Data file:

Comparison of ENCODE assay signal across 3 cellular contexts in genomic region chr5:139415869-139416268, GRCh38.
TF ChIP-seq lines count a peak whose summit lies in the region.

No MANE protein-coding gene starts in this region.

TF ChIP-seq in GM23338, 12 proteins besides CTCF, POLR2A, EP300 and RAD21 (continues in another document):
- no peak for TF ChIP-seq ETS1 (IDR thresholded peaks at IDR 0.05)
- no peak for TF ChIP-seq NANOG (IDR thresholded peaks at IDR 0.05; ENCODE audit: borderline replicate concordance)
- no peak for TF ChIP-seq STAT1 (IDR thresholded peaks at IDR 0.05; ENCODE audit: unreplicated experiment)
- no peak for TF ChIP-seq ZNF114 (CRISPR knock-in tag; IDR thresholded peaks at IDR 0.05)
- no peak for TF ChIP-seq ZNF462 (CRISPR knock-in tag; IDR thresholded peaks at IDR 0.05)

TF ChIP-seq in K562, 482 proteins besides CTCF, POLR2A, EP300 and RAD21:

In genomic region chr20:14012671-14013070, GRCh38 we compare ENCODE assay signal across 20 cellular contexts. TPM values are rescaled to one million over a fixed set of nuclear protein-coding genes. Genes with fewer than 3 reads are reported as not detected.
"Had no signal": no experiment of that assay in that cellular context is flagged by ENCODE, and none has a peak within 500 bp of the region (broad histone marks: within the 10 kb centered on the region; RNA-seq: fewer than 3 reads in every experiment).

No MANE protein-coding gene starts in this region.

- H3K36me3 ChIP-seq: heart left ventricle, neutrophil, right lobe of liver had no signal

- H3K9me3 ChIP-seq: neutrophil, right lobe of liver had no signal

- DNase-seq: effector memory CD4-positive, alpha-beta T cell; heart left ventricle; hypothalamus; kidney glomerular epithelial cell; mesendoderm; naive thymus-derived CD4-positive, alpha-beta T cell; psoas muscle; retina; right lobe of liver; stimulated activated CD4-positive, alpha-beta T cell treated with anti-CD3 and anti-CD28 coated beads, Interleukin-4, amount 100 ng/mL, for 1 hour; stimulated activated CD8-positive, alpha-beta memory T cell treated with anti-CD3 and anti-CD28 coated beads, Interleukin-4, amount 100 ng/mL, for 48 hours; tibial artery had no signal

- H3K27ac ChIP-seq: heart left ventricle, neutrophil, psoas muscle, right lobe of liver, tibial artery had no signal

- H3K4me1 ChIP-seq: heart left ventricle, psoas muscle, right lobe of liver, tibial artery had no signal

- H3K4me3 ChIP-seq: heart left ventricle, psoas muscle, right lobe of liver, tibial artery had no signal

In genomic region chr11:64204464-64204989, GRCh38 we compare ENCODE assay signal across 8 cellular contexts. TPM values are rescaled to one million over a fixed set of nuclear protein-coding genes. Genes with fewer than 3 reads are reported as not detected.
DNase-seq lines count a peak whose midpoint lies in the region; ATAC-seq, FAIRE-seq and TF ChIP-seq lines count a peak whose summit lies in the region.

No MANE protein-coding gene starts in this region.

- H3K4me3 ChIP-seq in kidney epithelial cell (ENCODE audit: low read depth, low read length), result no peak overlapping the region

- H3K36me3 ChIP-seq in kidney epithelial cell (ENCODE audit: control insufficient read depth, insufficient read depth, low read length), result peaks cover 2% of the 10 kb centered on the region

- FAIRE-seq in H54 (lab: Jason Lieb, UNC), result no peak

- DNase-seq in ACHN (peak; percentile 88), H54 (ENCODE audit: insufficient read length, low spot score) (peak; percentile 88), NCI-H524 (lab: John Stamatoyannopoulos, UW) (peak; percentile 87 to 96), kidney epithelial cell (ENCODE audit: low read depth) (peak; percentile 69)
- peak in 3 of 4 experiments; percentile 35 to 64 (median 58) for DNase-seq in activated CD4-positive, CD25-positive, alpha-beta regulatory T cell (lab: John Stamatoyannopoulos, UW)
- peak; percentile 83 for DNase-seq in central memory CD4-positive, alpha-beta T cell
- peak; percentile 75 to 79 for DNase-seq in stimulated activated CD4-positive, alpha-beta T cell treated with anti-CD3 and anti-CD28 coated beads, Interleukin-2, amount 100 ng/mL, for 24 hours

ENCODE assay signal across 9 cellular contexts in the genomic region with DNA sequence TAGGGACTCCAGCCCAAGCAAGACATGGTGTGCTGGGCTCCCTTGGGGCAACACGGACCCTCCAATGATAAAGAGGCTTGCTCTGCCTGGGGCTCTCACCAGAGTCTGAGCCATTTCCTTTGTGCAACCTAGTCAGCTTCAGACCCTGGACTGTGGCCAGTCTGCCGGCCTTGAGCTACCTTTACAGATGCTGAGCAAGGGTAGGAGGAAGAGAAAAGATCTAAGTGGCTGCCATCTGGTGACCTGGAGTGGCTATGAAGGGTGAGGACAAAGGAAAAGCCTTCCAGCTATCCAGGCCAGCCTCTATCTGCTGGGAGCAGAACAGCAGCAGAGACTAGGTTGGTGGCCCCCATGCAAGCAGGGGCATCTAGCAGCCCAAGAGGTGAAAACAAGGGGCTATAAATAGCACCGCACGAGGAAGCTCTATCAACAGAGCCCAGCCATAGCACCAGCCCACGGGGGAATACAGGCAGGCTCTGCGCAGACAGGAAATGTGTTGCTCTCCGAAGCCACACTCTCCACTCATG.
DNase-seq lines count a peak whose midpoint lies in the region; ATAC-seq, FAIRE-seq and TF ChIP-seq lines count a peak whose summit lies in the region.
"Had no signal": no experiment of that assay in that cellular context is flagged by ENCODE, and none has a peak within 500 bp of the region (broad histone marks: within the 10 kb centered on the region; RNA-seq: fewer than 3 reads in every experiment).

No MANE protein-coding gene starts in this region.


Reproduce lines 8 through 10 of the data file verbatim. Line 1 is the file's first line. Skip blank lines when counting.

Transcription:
- no peak for TF ChIP-seq ZNF114 (CRISPR knock-in tag; IDR thresholded peaks at IDR 0.05)
- no peak for TF ChIP-seq ZNF462 (CRISPR knock-in tag; IDR thresholded peaks at IDR 0.05)

TF ChIP-seq in K562, 482 proteins besides CTCF, POLR2A, EP300 and RAD21: